One issue with spreading an operation over many frames is that by the time it completes, another operation may have already arrived and have needed to edit the tiles you are spawning. Because of this, the presentation has a queue of changes to be applied. This means an operation makes its change to the data-model and then pushes the required change (and potentially new assets) into the presentation’s queue. We then currently give four milliseconds per frame [2] for the presentations to apply as many ops as they can.

Doing this, we give ourselves the ability to keep a reasonable frame rate. We don’t do a great job at this right now, but the pieces are in place for this to work [3].

Now let’s throw in networking. We cannot send all the tile data for each operation across the network; it’s not feasible. What we do instead (much like how RTS handle troop movements) is to send a description of what we need to be done (the operation) and let each client apply that change. As you can imagine, all clients have to agree on the order to apply these, or each will end up with a different end result. The details of that are beyond the scope of this post, but regardless we can talk about the issue that arises from this.

Agreeing on an order, and communicating the operations takes time, but games feel terrible unless actions are immediate. What we can (and do) do is to apply local changes immediately and then wait to see what order is agreed upon. If it turns out, we were already in the right order, then great! If not, we need to effectively revert our change, apply the changes that came before ours, and then reapply ours. Again making this fast in TaleSpire could be its own post, so I will give a TLDR by saying the way we do it involves applying the local changes eagerly to the presentation (and not the data) and then apply the change to the data-model when it arrives.

Finally, we can talk about the bugs :P

The HardAssert issues I’m currently working on are occurring when there is a mismatch on the presentation between the number of tiles the queued operation says needs to be spawned, and the number of tiles in the inbound queue. Clearly, there is something awry here, and so I am attacking one source of complexity in the code that enqueues operations for the presentation. The code in question was meant to act as an optimization in cases when a chunk of tiles is added and removed in the same frame (which can happen in undo/redo if you are super fast). However, given the rarity of that action, and the severity of the issues, I’m removing this in favor of something simpler for me to understand and debug.

Given all of the complexity I mentioned above (and plenty I left out), you can imagine that this has to be done rather carefully.

Today I managed to make the simplification, and so tomorrow I can start looking at the HardAssert errors themselves. I’ll then be talking to people in the community who have offered to let me use their boards as test cases, and we’ll see what we can learn from there.

Now that we have covered some of the background, I can also explain why we haven’t just added local save files, as many have suggested as a temporary fix.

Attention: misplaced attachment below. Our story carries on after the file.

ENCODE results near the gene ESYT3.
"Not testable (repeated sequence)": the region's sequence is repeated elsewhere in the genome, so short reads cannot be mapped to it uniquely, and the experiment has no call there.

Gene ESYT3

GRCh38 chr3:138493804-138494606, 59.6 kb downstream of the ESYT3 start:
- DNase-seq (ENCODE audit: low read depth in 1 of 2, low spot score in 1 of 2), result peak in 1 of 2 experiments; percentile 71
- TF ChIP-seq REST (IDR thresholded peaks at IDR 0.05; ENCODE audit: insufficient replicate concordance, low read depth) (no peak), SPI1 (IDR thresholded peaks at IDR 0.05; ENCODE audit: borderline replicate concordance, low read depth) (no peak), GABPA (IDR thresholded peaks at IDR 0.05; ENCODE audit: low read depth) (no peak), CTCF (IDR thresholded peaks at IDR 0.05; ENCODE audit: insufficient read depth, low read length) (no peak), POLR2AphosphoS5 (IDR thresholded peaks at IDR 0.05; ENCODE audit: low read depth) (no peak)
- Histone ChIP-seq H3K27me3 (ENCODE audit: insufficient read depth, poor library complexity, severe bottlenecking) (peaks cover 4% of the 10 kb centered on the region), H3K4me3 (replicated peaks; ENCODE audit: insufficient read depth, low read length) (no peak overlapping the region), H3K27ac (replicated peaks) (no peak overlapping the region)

When code in Unity throws an exception, it does not halt the whole program as you might expect. Instead, it travels up the stack to the calling MonoBehaviour and destroys that instead. Now let us imagine that that MonoBehaviour was handling something like applying the messages which have had their order decided. In that case, we can see what will happen, our local changes will be eagerly applied, but when you save and reload, lots of stuff is missing. In fact, everything that was changed after the MonoBehaviour died will be missing as all you were seeing was the presentation of the assets.

Of course, there should be something that freaks out if a message goes missing like that, but clearly, that is not happening. It’s very curious and very likely related (assuming this theory is correct)

We can also suppose that the cases where people see duplicate assets on reload could also be related. Imagine what happens if a delete message is lost. Locally we eagerly apply the change, but the delete message never arrives to change the data. So next time you reload, the tiles are back! In some cases, it’s more subtle as tiles made afterward are still there. Going into that would make this post even longer, so I’ll pass on that for now.

The takeaway from all of this is that all of it should be fixable, I’m not expecting fundamental issues here, just compounded bugs which result in a spectrum of exceedingly aggravating and destructive behavior.

As I progress on this, I’ll keep you abreast of what I’m finding.

Have a good one!

Peace.

[0] Unitys new DOTS systems change a lot about the performance of such operations. However, we could not move to it for the Beta as until very recently, their hybrid renderer did not support custom per-instance data, and that is critical to TaleSpire.

[1] We apply most operations in parallel using Unity’s job system, which means we can make very large data changes very quickly. There is also a lot we can do to improve this more, but that’s a subject for when things are more stable.

[2] This obviously should be adaptive to the current load, but it isn’t yet.

[3] This is a recurring theme of the rewrite from the alpha to the Beta. We have tried to put ourselves in a place where the goals we set for Early Access are achievable, even though certain features might not exist right now.